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Earthquake with epicenter in Buffalo felt in parts of Ontario

Officials say a magnitude 4.2 earthquake that struck near Buffalo, N.Y., Monday morning was "lightly" felt in southern Ontario.

Natural Resources Canada said there are currently no reports of damage and none should be expected following the event.

The federal government's seismogram viewer shows the quake occurred at 6:15 a.m.

Earthquakes Canada said the shockwave originated six kilometers east of Buffalo, New York, 97 kilometers east southeast of Hamilton, Ontario, and 101 kilometers southeast of Toronto.

Seismologist Yaareb Altaweel told the Associated Press that it was the strongest earthquake in Buffalo in at least 40 years.

Stephen Halchuk, a seismologist with Natural Resources Canada, said that while earthquakes at the western end of Lake Ontario and the eastern end of Lake Erie are common, today's was "a little larger" than normal.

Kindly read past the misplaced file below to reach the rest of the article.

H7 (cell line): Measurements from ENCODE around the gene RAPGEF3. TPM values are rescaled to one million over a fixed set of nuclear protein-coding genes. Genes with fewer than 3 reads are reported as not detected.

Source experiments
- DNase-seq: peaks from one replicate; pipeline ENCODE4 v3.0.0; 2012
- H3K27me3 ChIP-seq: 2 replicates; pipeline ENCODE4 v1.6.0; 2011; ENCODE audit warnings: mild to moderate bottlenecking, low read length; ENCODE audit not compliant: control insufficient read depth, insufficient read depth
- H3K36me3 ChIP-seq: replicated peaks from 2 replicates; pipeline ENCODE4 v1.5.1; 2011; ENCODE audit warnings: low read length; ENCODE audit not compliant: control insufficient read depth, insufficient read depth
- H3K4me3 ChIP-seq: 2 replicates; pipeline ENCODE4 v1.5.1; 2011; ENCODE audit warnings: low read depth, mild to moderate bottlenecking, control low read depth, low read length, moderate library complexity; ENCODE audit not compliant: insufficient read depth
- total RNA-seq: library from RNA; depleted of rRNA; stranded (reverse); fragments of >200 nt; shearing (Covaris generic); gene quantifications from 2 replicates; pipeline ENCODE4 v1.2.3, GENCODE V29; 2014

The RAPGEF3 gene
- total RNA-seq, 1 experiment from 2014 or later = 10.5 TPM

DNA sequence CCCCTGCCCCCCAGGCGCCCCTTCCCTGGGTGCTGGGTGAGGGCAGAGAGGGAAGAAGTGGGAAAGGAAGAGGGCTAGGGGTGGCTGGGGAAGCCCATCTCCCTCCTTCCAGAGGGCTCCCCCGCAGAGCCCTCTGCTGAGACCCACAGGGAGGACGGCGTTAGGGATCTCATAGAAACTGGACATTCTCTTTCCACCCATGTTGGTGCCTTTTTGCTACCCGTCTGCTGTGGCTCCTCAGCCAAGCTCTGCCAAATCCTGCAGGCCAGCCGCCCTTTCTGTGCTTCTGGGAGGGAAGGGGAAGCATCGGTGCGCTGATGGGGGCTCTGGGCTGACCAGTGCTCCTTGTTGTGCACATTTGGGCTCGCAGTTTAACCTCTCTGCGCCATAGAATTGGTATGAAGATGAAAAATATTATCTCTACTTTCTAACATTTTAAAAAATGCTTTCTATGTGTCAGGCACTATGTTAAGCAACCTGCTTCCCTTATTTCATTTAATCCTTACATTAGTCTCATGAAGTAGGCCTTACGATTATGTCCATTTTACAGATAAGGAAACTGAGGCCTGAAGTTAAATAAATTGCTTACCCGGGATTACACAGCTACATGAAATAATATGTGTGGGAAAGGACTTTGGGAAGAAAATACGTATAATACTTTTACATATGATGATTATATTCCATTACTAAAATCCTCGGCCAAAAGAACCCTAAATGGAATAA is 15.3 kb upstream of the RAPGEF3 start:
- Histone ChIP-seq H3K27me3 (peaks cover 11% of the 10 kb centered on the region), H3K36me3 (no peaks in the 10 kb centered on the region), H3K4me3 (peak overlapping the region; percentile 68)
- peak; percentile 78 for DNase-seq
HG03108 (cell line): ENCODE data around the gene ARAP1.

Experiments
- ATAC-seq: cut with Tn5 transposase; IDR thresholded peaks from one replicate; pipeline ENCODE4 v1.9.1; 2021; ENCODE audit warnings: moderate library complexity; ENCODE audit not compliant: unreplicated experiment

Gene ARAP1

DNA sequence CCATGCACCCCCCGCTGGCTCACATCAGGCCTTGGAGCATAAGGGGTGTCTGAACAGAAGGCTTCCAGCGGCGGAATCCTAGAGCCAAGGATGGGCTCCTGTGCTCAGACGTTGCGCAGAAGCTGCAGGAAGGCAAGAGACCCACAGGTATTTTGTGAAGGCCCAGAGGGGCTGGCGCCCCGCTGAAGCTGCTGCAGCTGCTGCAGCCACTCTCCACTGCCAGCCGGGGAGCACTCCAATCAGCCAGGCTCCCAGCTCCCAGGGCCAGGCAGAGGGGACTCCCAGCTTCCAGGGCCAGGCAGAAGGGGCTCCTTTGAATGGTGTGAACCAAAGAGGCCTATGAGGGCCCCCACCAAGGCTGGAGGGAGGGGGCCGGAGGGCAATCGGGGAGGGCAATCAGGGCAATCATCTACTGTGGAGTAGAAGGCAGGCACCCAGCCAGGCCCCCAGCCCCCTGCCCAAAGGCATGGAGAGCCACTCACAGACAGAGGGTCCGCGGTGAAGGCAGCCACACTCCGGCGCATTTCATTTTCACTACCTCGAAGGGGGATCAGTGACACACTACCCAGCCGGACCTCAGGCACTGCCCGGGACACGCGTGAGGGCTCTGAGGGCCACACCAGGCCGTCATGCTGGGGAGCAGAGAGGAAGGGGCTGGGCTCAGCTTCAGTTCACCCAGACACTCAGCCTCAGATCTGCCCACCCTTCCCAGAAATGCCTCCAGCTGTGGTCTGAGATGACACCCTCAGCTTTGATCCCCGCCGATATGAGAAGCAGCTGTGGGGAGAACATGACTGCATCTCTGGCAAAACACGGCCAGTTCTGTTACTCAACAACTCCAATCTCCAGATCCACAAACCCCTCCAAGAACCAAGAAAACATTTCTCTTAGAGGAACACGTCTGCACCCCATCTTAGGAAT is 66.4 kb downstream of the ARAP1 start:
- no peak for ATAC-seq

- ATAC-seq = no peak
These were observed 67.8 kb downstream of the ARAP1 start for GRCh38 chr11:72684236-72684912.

"This low-level scattered activity is happening all the time. Most of the earthquakes that occur in this region are too small for people to notice."

"But today's event was only slightly larger and was felt as a strong, but short-lived jolt by people in southern Ontario and upstate New York," Halchuk said.

Halchuk explained that because southwestern Ontario is located in the middle of the North American tectonic plate, and not on a plate boundary like California, for example, earthquakes in the area are rarely powerful enough to create significant damage.

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